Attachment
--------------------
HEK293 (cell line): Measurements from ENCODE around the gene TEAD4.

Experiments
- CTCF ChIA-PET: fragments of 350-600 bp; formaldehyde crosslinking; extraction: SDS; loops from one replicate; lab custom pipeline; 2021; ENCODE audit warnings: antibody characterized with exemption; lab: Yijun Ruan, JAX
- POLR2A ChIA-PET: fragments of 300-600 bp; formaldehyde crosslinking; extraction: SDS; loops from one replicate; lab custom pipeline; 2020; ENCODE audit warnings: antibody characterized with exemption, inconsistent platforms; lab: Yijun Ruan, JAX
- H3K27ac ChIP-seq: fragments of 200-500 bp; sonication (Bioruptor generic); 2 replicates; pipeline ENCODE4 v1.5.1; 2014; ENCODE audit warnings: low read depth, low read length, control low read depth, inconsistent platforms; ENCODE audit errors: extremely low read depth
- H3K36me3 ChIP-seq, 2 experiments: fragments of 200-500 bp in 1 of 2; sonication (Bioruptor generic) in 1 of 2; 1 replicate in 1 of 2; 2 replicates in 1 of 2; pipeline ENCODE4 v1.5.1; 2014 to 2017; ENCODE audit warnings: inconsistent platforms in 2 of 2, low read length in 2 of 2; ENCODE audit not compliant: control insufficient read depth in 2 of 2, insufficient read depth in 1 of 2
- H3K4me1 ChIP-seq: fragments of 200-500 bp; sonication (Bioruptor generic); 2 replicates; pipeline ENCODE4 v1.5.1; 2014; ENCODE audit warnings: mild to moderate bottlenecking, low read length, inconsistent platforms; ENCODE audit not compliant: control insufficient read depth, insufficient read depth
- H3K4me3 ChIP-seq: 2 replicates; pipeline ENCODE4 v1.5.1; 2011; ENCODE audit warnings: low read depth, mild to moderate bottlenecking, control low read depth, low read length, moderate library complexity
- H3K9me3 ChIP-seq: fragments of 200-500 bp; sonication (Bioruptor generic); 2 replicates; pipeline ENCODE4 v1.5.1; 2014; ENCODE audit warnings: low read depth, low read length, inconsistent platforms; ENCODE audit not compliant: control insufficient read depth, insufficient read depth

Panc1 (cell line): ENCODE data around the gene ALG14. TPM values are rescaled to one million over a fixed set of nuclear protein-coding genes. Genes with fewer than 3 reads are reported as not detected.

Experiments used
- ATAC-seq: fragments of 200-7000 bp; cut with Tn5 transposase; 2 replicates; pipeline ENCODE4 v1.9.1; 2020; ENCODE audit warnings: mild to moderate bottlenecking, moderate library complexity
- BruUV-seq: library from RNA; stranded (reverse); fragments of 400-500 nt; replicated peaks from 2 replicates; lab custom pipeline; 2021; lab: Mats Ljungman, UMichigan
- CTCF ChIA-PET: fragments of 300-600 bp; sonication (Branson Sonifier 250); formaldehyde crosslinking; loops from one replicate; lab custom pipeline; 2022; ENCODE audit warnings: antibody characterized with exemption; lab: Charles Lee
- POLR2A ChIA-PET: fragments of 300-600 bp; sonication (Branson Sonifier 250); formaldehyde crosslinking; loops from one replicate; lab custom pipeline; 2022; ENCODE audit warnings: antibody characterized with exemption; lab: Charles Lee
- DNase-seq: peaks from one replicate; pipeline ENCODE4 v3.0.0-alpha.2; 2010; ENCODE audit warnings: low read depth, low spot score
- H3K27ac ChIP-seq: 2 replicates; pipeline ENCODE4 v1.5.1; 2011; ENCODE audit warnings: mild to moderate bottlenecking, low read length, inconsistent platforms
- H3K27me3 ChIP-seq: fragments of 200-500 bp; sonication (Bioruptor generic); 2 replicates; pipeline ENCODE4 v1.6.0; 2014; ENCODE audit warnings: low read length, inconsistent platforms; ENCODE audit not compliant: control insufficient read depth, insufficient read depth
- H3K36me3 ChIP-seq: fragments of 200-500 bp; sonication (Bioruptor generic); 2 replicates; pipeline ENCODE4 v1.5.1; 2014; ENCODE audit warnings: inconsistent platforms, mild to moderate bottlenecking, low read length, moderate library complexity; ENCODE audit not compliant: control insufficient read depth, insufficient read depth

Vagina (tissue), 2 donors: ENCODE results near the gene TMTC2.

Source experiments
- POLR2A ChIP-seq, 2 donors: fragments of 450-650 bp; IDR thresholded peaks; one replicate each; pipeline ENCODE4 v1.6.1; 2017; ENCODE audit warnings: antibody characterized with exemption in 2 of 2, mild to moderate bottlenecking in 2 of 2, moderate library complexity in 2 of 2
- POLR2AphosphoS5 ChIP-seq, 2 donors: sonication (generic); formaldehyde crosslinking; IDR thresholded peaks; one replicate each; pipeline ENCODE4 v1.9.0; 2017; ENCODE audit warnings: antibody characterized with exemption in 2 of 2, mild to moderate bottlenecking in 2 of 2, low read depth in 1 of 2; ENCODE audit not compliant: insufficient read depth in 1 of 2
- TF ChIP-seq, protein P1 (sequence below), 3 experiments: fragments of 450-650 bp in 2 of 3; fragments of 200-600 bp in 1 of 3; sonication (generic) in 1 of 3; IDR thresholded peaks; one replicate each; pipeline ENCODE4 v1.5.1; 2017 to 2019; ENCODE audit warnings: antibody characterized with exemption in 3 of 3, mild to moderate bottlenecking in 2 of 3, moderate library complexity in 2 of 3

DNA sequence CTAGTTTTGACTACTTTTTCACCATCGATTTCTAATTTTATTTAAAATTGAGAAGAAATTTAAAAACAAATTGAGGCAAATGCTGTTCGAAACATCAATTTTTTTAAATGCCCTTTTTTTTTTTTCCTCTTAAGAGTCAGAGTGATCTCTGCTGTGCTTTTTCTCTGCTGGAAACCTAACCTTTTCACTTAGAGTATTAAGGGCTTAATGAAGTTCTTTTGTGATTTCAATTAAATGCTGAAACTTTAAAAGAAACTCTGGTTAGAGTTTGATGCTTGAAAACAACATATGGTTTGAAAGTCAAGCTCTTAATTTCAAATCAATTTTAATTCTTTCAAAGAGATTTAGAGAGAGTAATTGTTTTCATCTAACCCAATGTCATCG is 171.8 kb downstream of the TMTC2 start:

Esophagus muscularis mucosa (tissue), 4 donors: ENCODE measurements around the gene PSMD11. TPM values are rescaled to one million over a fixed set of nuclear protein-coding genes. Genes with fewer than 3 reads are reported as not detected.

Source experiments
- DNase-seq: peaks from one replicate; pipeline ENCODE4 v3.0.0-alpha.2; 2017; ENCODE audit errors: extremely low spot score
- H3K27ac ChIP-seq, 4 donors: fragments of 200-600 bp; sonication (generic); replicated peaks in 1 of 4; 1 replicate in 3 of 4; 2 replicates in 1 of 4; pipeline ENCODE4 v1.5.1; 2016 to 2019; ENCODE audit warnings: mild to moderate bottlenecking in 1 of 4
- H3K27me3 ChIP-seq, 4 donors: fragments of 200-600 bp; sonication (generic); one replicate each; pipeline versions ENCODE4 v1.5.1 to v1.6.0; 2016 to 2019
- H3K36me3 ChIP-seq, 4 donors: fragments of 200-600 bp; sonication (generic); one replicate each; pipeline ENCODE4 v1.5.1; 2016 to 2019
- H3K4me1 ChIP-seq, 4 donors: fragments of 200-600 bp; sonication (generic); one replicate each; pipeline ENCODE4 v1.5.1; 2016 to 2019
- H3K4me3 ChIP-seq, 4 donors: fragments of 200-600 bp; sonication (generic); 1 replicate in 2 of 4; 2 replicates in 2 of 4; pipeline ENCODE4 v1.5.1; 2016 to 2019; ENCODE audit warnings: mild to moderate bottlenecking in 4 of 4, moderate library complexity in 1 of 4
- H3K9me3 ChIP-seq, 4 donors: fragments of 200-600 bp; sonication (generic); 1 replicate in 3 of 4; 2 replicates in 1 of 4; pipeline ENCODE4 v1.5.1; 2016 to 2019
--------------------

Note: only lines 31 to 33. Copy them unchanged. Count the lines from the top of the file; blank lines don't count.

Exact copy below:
- H3K36me3 ChIP-seq, 4 donors: fragments of 200-600 bp; sonication (generic); one replicate each; pipeline ENCODE4 v1.5.1; 2016 to 2019
- H3K4me1 ChIP-seq, 4 donors: fragments of 200-600 bp; sonication (generic); one replicate each; pipeline ENCODE4 v1.5.1; 2016 to 2019
- H3K4me3 ChIP-seq, 4 donors: fragments of 200-600 bp; sonication (generic); 1 replicate in 2 of 4; 2 replicates in 2 of 4; pipeline ENCODE4 v1.5.1; 2016 to 2019; ENCODE audit warnings: mild to moderate bottlenecking in 4 of 4, moderate library complexity in 1 of 4